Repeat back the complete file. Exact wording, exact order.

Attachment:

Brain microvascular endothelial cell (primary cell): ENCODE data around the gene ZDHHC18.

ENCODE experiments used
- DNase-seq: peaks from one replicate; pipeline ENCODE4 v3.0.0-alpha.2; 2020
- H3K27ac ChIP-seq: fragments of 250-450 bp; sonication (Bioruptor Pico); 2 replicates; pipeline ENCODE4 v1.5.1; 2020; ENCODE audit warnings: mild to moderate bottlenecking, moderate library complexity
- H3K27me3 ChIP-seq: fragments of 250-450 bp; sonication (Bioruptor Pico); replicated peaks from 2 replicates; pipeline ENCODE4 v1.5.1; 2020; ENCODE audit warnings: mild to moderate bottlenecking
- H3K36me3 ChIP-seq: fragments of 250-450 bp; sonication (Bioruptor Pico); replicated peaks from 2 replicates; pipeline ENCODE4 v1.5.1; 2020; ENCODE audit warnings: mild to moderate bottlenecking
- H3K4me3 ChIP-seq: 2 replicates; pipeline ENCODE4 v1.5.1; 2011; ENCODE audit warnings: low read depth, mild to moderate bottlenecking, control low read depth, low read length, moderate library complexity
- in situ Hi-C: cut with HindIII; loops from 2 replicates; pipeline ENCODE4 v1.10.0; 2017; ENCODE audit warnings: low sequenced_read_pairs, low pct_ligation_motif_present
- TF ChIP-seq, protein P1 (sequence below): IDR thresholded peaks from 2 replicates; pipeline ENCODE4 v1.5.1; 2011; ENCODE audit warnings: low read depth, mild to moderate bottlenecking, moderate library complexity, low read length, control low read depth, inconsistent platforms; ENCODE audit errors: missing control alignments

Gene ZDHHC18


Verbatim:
Brain microvascular endothelial cell (primary cell): ENCODE data around the gene ZDHHC18.

ENCODE experiments used
- DNase-seq: peaks from one replicate; pipeline ENCODE4 v3.0.0-alpha.2; 2020
- H3K27ac ChIP-seq: fragments of 250-450 bp; sonication (Bioruptor Pico); 2 replicates; pipeline ENCODE4 v1.5.1; 2020; ENCODE audit warnings: mild to moderate bottlenecking, moderate library complexity
- H3K27me3 ChIP-seq: fragments of 250-450 bp; sonication (Bioruptor Pico); replicated peaks from 2 replicates; pipeline ENCODE4 v1.5.1; 2020; ENCODE audit warnings: mild to moderate bottlenecking
- H3K36me3 ChIP-seq: fragments of 250-450 bp; sonication (Bioruptor Pico); replicated peaks from 2 replicates; pipeline ENCODE4 v1.5.1; 2020; ENCODE audit warnings: mild to moderate bottlenecking
- H3K4me3 ChIP-seq: 2 replicates; pipeline ENCODE4 v1.5.1; 2011; ENCODE audit warnings: low read depth, mild to moderate bottlenecking, control low read depth, low read length, moderate library complexity
- in situ Hi-C: cut with HindIII; loops from 2 replicates; pipeline ENCODE4 v1.10.0; 2017; ENCODE audit warnings: low sequenced_read_pairs, low pct_ligation_motif_present
- TF ChIP-seq, protein P1 (sequence below): IDR thresholded peaks from 2 replicates; pipeline ENCODE4 v1.5.1; 2011; ENCODE audit warnings: low read depth, mild to moderate bottlenecking, moderate library complexity, low read length, control low read depth, inconsistent platforms; ENCODE audit errors: missing control alignments

Gene ZDHHC18